About two years ago, Nerium retained an econometrician, Walter Vandaele, Ph.D., of Ankura Consulting Group, to analyze its data from 2011 through 2017. His analysis found 77% of the commissions paid by Nerium from 2012 through 2017 reflected “sales of product to ultimate end users,” and roughly 60% of Nerium’s sales in 2016 and 2017 were to its “preferred customers” not participating in the business opportunity, according to Nerium’s lawsuit.
What’s more, the company noted it has avoided “inventory loading,” one of the concerns raised in pyramid scheme cases in which distributors stock up on more products than they need, by shipping product orders directly to the end customer.
“The FTC has yet to provide any data to substantiate their outrageous claims against our business model,” Neora said in an emailed statement. “Neora has complied with all laws and the FTC’s most recent 2018 business guidance regarding direct sales business models and is in no way a pyramid scheme.”
Two other companies have reached a settlement with the agency: Signum Biosciences and Signum Nutralogix. According to FTC, the companies “supply EHT supplements to Nerium and have helped to deceptively promote Nerium’s products.” A proposed settlement bars the companies from making unsupported claims.
EHT stands for eicosanoyl-5-hydroxytryptamide, a component in coffee. Nerium EHT is a supplement marketed for brain health, which FTC’s lawsuit alleged has been touted to “prevent, reduce the risk of, or treat concussions or chronic traumatic encephalopathy (CTE), Alzheimer’s disease and Parkinson’s disease.”
Neora suggested such statements were made years ago by its partner, Signum.
In an emailed statement, Signum, which “licenses technologies for use in Neora’s products,” described as “entirely unfounded” FTC’s allegations that the company and Neora engaged in false advertising.
“The FTC alleges that Neora and Signum engaged in a deceptive advertising campaign focused on neurodegenerative disease,” Signum said. “However, any messaging around neurodegenerative disease was entirely truthful and, in fact, based on the wealth of peer-reviewed and published research on both coffee and EHT, a coffee component originally identified and purified at Princeton University. The FTC never once questioned the accuracy or rigor of the underlying research and acknowledged that it reflects high-caliber, cutting-edge science.”
Signum noted it decided to settle FTC’s complaint “in order to focus on what is most important to us: bringing innovative therapeutics to consumers.”
FTC staff during a years-long investigation demanded millions of dollars from Signum, which the company divulged would have left it “bankrupt and unable to continue our life-changing research.” But the agency ultimately offered a settlement in which the company would pay no money, what Signum characterized as “virtually unheard of with these types of cases.”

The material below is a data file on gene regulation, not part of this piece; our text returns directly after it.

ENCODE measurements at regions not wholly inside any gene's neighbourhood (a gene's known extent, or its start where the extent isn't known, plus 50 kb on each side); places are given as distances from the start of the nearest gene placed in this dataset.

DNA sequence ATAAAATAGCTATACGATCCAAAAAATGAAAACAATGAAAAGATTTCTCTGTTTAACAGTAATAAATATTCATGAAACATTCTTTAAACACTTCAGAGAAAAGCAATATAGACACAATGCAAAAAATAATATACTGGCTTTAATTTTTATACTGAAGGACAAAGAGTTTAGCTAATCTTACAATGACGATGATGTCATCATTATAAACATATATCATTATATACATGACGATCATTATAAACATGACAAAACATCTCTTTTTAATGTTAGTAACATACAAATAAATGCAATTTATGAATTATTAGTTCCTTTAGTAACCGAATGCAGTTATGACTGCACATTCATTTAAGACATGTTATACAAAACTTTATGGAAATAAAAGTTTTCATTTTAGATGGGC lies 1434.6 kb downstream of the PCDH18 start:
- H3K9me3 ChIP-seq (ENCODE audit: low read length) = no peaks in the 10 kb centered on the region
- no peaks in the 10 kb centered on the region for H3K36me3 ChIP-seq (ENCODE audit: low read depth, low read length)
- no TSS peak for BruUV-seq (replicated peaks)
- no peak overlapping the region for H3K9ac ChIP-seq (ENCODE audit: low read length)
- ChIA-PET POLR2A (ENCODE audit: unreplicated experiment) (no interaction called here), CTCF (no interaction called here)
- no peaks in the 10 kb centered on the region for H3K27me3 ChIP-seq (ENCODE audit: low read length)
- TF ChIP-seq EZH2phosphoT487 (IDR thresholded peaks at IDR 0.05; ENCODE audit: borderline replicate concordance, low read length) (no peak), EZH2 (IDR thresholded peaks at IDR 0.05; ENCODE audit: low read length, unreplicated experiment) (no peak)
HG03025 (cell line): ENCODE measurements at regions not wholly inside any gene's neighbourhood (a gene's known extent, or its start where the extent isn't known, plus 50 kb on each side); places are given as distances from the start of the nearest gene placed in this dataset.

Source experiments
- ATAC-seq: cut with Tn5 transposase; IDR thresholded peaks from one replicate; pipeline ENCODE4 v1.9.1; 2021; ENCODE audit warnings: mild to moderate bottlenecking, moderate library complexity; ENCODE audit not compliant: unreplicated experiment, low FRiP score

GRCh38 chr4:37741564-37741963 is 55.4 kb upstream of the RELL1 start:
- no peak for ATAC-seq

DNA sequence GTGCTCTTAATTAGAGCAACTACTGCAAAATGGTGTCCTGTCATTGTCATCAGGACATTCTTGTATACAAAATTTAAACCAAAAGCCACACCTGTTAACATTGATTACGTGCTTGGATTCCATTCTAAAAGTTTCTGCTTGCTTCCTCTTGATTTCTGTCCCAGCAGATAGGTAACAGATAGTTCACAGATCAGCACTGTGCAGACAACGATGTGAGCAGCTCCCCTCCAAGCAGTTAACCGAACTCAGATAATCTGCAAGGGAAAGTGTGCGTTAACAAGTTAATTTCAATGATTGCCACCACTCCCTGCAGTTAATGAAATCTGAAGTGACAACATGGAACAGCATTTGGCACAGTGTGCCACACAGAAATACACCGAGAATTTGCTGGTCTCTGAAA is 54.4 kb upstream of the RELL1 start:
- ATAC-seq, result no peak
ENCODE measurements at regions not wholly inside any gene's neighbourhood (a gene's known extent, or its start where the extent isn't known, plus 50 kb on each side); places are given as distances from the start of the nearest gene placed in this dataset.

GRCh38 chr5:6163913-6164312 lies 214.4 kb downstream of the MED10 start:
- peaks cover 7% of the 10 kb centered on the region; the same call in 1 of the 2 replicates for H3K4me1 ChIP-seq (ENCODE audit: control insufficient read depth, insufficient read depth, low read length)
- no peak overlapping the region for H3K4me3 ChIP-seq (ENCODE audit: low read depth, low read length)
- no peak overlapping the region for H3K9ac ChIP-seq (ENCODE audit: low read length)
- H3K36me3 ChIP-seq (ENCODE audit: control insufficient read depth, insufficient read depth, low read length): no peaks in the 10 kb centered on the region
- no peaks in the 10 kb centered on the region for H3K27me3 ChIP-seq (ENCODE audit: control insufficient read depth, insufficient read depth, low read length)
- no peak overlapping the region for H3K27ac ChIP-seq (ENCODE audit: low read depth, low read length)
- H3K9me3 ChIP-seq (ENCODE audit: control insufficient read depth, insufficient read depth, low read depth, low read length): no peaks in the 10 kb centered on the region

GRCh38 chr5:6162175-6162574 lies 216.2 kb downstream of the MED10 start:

Signum also published a letter on its website addressing the settlement. “Signum chose to settle with the FTC under these terms to put an end to the extremely high costs associated with this inquiry,” the company stated.
In its lawsuit against FTC, Neora is seeking a declaratory judgment and injunctive relief. Among other relief, Neora seeks a declaration that “FTC’s current interpretation of the FTC Act regarding pyramid schemes adopts an arbitrary and capricious standard” that neither the evidence nor the prior law support.
Patten of TINA.org predicted Neora’s case against FTC will be dismissed. “To me, it seems like they’re asking the judge to legislate from the bench,” she said. “It looks more like a legislative wish list than something that a court could provide as a remedy.”
She added the agency has a long winning track record when it brings pyramid scheme cases, either winning on summary judgment, at trial or obtaining a favorable settlement.
“If you look at that track record, the FTC obviously knows what it’s doing when it brings these complaints, and they generally win them,” Patten said.
In October, the agency announced that AdvoCare International L.P., and its former CEO, agreed to pay $150 million and discontinue its MLM business model. AdvoCare in May revealed revising its business model, which would compensate distributors solely based on sales to direct customers.
In the current court battle between Neora and the federal government, the stakes are high, Thompson said. If Neora is successful, he suggested FTC’s power will be constrained to court precedence, “which is the way it’s supposed to be.”
“If that’s the case, the FTC will need to try to get its vision accomplished via … clear legislation regarding what is and is not a pyramid scheme,” he said.
“If the FTC is successful, they can bully anybody into submission,” the lawyer added. “They can change a standard on a whim ... and they can come for anybody based on new standards that nobody knows about and nobody understands.”